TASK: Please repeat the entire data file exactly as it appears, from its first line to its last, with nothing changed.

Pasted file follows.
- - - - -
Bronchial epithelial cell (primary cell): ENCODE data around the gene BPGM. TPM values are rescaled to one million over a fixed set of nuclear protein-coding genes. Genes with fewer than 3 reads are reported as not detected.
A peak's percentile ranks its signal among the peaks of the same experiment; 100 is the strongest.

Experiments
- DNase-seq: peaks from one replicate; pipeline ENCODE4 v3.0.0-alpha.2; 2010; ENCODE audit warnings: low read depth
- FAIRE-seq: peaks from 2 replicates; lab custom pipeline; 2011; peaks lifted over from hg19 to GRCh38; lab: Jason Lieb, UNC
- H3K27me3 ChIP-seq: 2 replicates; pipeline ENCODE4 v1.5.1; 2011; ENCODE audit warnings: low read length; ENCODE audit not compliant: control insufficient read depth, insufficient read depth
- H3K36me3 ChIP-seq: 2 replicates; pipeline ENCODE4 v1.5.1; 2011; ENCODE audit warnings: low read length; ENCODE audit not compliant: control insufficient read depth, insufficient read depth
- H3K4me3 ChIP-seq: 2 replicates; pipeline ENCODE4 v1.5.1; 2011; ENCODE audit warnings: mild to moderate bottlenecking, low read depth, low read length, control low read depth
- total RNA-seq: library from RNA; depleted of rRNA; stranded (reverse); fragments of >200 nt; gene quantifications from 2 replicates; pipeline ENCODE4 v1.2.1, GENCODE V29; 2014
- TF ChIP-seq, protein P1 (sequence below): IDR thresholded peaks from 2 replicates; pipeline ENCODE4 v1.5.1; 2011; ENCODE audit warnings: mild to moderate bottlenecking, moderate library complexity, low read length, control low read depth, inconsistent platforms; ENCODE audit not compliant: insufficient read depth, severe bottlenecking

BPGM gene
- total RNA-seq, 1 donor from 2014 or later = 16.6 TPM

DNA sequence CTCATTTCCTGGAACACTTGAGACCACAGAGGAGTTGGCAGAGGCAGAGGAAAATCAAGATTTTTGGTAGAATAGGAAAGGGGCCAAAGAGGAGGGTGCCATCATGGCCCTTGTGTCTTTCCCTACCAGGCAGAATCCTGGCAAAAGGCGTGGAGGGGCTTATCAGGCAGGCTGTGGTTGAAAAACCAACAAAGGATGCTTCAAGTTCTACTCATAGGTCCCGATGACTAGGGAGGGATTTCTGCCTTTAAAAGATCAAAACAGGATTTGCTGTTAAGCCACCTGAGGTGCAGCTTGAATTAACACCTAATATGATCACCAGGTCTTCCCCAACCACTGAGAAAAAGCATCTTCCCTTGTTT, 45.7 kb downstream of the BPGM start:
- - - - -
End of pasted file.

Bronchial epithelial cell (primary cell): ENCODE data around the gene BPGM. TPM values are rescaled to one million over a fixed set of nuclear protein-coding genes. Genes with fewer than 3 reads are reported as not detected.
A peak's percentile ranks its signal among the peaks of the same experiment; 100 is the strongest.

Experiments
- DNase-seq: peaks from one replicate; pipeline ENCODE4 v3.0.0-alpha.2; 2010; ENCODE audit warnings: low read depth
- FAIRE-seq: peaks from 2 replicates; lab custom pipeline; 2011; peaks lifted over from hg19 to GRCh38; lab: Jason Lieb, UNC
- H3K27me3 ChIP-seq: 2 replicates; pipeline ENCODE4 v1.5.1; 2011; ENCODE audit warnings: low read length; ENCODE audit not compliant: control insufficient read depth, insufficient read depth
- H3K36me3 ChIP-seq: 2 replicates; pipeline ENCODE4 v1.5.1; 2011; ENCODE audit warnings: low read length; ENCODE audit not compliant: control insufficient read depth, insufficient read depth
- H3K4me3 ChIP-seq: 2 replicates; pipeline ENCODE4 v1.5.1; 2011; ENCODE audit warnings: mild to moderate bottlenecking, low read depth, low read length, control low read depth
- total RNA-seq: library from RNA; depleted of rRNA; stranded (reverse); fragments of >200 nt; gene quantifications from 2 replicates; pipeline ENCODE4 v1.2.1, GENCODE V29; 2014
- TF ChIP-seq, protein P1 (sequence below): IDR thresholded peaks from 2 replicates; pipeline ENCODE4 v1.5.1; 2011; ENCODE audit warnings: mild to moderate bottlenecking, moderate library complexity, low read length, control low read depth, inconsistent platforms; ENCODE audit not compliant: insufficient read depth, severe bottlenecking

BPGM gene
- total RNA-seq, 1 donor from 2014 or later = 16.6 TPM

DNA sequence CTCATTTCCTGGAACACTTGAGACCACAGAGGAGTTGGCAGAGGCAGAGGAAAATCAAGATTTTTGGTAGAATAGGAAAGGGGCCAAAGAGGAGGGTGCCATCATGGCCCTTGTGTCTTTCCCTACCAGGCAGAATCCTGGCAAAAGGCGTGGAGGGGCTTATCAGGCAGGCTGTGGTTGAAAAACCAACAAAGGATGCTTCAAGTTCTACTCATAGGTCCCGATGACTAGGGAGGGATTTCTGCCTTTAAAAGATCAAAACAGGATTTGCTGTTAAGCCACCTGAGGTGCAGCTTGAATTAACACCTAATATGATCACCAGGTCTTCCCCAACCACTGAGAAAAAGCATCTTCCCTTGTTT, 45.7 kb downstream of the BPGM start: